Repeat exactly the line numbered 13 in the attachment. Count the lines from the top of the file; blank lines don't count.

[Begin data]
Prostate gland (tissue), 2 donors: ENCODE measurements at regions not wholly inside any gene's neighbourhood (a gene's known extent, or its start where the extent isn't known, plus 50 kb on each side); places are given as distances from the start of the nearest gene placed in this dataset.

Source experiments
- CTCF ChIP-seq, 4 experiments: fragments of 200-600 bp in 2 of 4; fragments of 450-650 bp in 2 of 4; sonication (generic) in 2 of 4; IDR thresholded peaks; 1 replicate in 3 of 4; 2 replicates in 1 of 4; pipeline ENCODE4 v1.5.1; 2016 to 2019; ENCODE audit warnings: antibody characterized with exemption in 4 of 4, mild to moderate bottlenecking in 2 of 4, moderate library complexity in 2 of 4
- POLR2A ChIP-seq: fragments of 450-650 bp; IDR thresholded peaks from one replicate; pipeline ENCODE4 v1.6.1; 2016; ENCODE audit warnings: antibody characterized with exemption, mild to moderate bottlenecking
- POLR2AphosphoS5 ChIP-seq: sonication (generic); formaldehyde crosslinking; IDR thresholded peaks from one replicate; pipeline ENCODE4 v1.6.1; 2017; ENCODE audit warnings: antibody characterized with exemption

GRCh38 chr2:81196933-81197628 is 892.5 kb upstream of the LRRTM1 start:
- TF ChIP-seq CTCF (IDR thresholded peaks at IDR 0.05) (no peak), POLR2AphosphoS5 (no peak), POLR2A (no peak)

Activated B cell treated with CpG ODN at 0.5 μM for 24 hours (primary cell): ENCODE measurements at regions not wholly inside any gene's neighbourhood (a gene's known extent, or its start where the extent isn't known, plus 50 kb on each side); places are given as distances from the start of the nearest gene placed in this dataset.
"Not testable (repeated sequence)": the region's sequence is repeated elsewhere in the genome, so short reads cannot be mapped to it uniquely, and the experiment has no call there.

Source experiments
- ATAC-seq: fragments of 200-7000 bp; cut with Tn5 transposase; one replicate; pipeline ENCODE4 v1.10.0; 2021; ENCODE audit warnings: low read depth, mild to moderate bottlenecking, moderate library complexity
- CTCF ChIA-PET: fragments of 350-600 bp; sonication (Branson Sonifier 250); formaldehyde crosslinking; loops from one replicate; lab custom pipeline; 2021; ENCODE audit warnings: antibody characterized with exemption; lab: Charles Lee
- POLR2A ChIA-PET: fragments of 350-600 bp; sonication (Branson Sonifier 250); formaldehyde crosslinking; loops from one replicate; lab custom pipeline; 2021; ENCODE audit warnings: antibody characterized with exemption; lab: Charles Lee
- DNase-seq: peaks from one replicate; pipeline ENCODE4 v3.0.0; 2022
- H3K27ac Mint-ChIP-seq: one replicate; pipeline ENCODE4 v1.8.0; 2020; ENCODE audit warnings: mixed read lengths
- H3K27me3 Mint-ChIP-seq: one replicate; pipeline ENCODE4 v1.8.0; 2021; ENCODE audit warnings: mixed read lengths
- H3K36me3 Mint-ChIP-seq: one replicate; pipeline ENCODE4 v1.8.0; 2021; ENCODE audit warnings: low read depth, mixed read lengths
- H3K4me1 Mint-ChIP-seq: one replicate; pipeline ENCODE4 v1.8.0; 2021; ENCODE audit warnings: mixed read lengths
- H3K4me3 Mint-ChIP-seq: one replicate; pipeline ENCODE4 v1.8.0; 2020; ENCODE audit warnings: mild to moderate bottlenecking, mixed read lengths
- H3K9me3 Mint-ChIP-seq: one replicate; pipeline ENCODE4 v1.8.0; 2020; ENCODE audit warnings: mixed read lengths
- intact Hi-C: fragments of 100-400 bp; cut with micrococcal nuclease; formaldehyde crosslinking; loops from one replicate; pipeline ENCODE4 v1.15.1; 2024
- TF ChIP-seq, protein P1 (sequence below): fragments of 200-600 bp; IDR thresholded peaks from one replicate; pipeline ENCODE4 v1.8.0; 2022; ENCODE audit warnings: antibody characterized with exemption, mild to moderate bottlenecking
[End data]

- POLR2A ChIA-PET: fragments of 350-600 bp; sonication (Branson Sonifier 250); formaldehyde crosslinking; loops from one replicate; lab custom pipeline; 2021; ENCODE audit warnings: antibody characterized with exemption; lab: Charles Lee